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Learning how to write a good story is a lifelong pursuit. As a novice writer, perfecting your approach to story takes time and patience. Taking the time to understand the elements of a story and how they work together is an invaluable step in taking your writing to the next level.

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David Mamet Teaches Dramatic WritingDavid Mamet Teaches Dramatic Writing

The Pulitzer Prize winner teaches you everything he's learned across 26 video lessons on dramatic writing.

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5 Elements of a Good Story

There are a few basic elements that are necessary to construct a good story. A good place to look for a clear illustration of these elements is fairy tales. Fairy tales are universally accessible narratives with clear stakes, effective story structure, and memorable characters. If you’re struggling to understand how any of these elements work in context, turning to fairy tales or fables to look for examples can be a useful step. The elements of story are also present in both novel-length pieces of fiction and short stories. Some of these elements are applicable to nonfiction narratives as well. Some of the key elements of a good story include:

  1. Premise: A premise sets up the location, characters, and circumstances your readers need to understand before you launch into the story’s plot. A premise includes physical location, like an elementary school or hospital, as well as the basic expository information that readers need to understand at the beginning of your story.
  2. Plot: The plot is the sequence of events that make up the action of your story. Understanding the elements of plot is vital for any writer. A plot progresses chronologically from an inciting incident and rising action to a climax that spills over into falling action followed by resolution.
  3. Character: Plot cannot exist in a vacuum; it requires different characters who participate in and advance the story. Character development is one of the most important literary elements. Developing a main character and secondary characters is a core part of a writer’s narrative process. Character affects the point of view of your story, especially if you decide to tell it in first-person as opposed to third-person. Each of your characters has their own story, and it’s up to you how much to show to your readers. Secondary characters can be used to advance the main plot as well as subplots.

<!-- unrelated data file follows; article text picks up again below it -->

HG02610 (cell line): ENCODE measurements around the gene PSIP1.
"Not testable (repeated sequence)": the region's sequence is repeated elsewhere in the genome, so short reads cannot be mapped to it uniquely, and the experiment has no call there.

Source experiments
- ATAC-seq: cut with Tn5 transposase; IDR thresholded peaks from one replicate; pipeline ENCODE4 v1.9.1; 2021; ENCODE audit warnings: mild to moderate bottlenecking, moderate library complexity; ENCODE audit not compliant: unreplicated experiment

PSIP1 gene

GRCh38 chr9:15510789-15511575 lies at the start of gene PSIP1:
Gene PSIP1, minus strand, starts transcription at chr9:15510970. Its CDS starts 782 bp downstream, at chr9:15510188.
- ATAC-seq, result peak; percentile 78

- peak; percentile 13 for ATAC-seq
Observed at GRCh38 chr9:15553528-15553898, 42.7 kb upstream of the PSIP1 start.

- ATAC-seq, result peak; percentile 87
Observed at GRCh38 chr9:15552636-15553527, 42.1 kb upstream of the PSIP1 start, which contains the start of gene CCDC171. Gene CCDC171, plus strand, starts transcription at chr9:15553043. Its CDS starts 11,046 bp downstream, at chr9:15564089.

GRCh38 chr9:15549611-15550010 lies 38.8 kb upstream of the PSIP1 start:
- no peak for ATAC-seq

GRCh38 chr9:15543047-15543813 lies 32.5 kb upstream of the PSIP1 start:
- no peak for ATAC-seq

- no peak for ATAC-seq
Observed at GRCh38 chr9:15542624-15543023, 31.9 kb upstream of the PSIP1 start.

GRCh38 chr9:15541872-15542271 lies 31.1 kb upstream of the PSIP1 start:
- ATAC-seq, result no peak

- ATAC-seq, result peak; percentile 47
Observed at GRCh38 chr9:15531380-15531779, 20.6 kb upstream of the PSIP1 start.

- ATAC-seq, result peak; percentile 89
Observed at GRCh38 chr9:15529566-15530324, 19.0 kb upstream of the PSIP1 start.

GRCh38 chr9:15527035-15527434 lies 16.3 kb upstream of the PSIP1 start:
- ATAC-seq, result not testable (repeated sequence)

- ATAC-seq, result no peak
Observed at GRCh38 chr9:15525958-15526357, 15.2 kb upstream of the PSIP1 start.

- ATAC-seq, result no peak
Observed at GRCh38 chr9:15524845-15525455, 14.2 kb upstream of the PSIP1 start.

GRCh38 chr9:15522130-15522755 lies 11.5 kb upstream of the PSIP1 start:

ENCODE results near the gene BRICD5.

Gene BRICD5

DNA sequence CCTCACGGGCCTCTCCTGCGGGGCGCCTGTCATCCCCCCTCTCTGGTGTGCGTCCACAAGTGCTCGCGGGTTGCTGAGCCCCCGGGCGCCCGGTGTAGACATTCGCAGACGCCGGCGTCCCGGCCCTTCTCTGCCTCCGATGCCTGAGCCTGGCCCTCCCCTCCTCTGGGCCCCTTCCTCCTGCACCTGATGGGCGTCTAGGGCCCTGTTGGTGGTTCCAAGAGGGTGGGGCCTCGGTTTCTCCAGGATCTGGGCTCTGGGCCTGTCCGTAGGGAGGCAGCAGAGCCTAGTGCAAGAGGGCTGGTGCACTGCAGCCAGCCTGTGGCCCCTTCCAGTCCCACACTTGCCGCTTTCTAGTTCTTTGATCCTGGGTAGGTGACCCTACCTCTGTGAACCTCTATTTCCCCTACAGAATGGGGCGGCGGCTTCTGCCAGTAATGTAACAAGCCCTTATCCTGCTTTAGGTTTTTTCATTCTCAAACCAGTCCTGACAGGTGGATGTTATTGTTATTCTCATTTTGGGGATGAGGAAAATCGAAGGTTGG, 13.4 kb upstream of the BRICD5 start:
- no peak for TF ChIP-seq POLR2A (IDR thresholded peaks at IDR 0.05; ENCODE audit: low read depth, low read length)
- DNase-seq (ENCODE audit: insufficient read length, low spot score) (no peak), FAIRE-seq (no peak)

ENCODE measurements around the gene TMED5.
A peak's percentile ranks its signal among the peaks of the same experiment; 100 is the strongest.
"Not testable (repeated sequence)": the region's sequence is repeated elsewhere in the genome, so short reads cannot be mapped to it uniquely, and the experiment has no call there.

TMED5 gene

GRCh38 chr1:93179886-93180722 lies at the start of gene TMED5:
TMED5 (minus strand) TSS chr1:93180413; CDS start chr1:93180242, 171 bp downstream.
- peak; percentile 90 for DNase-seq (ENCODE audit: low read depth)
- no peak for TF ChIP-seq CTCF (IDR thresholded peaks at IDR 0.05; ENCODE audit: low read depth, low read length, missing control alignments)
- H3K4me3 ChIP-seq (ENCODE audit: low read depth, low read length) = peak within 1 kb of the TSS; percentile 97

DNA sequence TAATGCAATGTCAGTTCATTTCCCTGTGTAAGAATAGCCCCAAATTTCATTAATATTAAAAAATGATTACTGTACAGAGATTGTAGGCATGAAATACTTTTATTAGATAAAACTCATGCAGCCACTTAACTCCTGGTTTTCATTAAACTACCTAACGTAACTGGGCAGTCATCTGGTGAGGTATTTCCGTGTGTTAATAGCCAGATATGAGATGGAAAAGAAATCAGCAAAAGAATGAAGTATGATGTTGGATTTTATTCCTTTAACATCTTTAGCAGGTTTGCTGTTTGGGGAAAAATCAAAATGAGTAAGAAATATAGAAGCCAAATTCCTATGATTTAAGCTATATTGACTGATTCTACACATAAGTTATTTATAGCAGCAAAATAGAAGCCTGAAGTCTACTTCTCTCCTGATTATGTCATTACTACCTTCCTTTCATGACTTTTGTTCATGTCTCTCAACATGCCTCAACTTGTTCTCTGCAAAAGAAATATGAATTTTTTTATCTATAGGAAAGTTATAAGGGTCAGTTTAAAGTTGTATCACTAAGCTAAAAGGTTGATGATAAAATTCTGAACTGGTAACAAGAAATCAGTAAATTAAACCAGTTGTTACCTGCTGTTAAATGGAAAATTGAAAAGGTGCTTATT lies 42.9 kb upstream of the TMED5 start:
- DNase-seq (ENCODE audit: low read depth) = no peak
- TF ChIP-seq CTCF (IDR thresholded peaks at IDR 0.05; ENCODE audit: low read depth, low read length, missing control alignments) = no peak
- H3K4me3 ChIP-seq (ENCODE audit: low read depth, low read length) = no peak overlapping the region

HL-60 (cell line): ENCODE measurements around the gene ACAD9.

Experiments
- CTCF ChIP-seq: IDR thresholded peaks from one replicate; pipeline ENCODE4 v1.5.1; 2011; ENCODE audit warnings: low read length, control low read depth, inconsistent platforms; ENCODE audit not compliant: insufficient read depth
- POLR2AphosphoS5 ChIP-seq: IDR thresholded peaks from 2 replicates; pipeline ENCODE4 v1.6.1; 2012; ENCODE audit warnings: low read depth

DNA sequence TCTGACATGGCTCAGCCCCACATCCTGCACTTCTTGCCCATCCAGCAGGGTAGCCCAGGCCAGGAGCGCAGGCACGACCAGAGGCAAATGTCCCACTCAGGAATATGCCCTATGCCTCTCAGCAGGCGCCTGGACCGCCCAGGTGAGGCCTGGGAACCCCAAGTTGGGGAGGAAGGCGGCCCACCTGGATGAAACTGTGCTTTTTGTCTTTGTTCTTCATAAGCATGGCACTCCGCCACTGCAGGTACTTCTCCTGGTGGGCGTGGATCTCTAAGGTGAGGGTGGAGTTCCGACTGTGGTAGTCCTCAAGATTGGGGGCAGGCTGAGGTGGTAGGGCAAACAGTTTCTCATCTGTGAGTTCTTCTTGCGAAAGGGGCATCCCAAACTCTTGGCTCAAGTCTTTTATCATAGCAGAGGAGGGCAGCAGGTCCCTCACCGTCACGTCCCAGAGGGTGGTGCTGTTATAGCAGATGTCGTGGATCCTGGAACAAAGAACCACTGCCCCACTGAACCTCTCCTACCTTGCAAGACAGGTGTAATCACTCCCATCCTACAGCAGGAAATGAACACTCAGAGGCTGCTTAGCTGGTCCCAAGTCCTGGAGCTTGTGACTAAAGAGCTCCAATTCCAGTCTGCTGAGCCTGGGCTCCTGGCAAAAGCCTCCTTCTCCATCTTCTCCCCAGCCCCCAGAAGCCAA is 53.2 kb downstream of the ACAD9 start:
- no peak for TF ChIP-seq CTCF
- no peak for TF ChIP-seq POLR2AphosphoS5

4. Prose: The sentence structure and word choices you implement in your writing are also key elements of your story. Deciding whether to write in the vernacular of a first-person narrator or in the more neutral voice of a third-person omniscient narrator is an important decision that will affect your prose.
  5. Theme: The themes of your story tie in with the larger takeaway you hope your readers draw from your story. Theme is built through narrative and is one of the essential elements of story. Theme requires work on the part of your reader to discern a larger message and draw connections between elements of your story and the human condition at large. Learn how to develop a theme for your story here.

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